In the context of the quick-ripening millet and coarse paddy grains of the shifting cultivation cycle that was prevalent all over Bastar, Dussehra made sense as a harvest festival. The Mawli Priest claimed in a 1992 interview that the offering of forest produce was intended to reassure the king that neither the people nor he would starve, even during drought. According to Menon (1938), the tribals felt aggrieved that, despite being the majority of the king’s subjects, they could not take part in the essentially Hindu celebrations. They wanted their own Dussehra, ‘which, they said, could only be held in their own home, the jungle’. So they kidnapped the king when asleep and took him and his chariot to Kumdakote, which was a dense jungle then. The king came to some understanding with them, and rode the chariot back in triumph. In yet another interpretation, one might read the offering of grains and first-fruits as a symbolic assertion of the people’s rights to the forest in the first place.

The Kumdakote Nayakhani reveals Dussehra as an act of negotiation between people and king. The king legitimized his own position as essential to the well-being of the land through the ritual eating of the first grains and fruit, sacrifices, and other rituals. The people, in turn, subordinated the kingship to their own ends of agricultural prosperity. Through this, they also asserted their rights to the land and its produce, and the king’s dependence on them for his own livelihood.

Bastar Dashahra : History

Dussehra in Bastar has always been a performative act of legitimation. Within the agricultural mode of production, Dussehra was an extension of the village jatra, local festivals necessary to preserve fertility and avoid sickness.

The king was seen as necessary to the performance of this function for the kingdom as a whole. Danteswari, as the tutelary goddess of the Kakatiya king, performed the role of a village mother goddess at state level. However, the manner in which she came to be regarded as chief goddess, by accommodating local mother goddess rituals, as well as the goddess of the defeated Naga kings, Manikeswari, indicates the manner in which ritual was imbricated in the establishment of royal hegemony.

During Dussehra, every single group in the kingdom, however small in number, has some role to play. Certain functions are carried out on a caste basis and certain others on a regional basis. For instance, a village which has been assigned to bring wood may have several castes, all of which are involved in the task. Until the middle of the twentieth century, the villages in a pargana would pool resources and send rice, goats, and other presents to the king through the majhi. Certain parganas contributed supplies, while others contributed labour.

The clearest example of how the kingdom is integrated through Dussehra comes in the making of the two chariots which are required to make a circuit round the centre of the town during Dussehra. Every year, one of the chariots is made afresh. The wood for the base is brought by one set of villages, while that for the roof is brought by another; a third group brings the coal for smelting the iron used in joints, while a fourth set brings the creepers to make chariot ropes. In all, some seventy-two villages appear to be involved in bringing construction materials for the chariots alone, and several more are associated with making them and pulling them through the streets of the town.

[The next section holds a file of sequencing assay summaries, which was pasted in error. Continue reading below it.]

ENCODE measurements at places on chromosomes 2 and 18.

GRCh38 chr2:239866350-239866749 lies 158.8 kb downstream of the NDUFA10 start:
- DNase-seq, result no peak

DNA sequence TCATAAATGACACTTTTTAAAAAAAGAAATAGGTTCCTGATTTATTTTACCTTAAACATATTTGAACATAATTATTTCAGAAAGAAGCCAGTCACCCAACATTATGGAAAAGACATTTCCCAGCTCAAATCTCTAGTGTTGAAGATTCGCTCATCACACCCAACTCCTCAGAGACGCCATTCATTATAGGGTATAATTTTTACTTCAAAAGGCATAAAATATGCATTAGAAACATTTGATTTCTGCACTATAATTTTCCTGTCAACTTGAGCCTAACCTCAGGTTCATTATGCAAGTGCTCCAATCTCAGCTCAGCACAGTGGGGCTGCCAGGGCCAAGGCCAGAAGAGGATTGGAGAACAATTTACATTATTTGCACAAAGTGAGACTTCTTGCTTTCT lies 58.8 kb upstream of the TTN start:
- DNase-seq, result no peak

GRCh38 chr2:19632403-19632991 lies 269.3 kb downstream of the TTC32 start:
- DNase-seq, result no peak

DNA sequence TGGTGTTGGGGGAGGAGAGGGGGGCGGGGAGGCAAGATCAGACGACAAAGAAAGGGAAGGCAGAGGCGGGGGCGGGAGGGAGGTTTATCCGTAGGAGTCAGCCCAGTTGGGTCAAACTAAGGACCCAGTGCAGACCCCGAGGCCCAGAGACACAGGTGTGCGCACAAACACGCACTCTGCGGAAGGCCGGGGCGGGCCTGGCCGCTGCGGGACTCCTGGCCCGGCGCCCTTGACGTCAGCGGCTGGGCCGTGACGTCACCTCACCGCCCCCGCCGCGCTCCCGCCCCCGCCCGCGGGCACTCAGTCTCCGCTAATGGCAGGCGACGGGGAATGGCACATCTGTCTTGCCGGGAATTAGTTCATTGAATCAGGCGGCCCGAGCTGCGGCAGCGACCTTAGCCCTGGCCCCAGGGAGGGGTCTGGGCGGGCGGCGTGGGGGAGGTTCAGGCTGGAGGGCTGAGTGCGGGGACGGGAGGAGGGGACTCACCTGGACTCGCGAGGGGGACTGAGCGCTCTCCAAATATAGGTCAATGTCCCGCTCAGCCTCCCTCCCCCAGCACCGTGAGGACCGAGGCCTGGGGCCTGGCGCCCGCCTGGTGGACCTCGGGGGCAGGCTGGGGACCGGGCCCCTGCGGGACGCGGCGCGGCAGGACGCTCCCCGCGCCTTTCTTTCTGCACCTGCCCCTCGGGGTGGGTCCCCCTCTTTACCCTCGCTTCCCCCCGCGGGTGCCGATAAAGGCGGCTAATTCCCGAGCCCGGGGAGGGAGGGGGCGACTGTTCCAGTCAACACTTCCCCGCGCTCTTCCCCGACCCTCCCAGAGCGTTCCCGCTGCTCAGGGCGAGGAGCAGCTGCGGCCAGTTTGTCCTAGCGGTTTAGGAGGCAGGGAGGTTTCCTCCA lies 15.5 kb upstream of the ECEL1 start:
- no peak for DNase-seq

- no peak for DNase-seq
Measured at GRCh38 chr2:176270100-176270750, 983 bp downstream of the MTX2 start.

Through the incorporation of different groups as participants and contributors in ritual, the Kakatiyas ensured their contribution in terms of corvée and revenue to the more mundane and regulated aspects of state construction and sustenance. For instance, throughout the state every village maintained a resthouse and two village functionaries to serve the needs of visiting officials. several villages contributed labour and supplies to the royal household. The latter was the real service the people performed for the state, but its ritual
overlay, Dussehra, came to be seen as equally central to the continued existence of the polity. The mechanisms of mobilization for everyday corvée and Dussehra were essentially the same, through village institutions and, in the case of Dussehra, upwards through the pargana majhi.

The central theme of the Dussehra festival, taken generically, is said to be the worship of the goddess by the king on behalf of the kingdom, in order to ensure its well-being. However, the various rituals of Dussehra in Bastar are multi-layered accretions of different meanings going back to different historical periods and events and drawing upon different ensembles of tradition, some pan-Indian and high-Hindu, and some specific to Bastar.

Bastar Dashahra : Location

This place is located in Jagdalpur Bastar District Chhattisgarh(Check CG districts map)

Air: (Check Chhattisgarh Airmap)

From Raipur Airport: by Car.

Train: (Check Chhattisgarh Trainmap)

Jagdalpur Station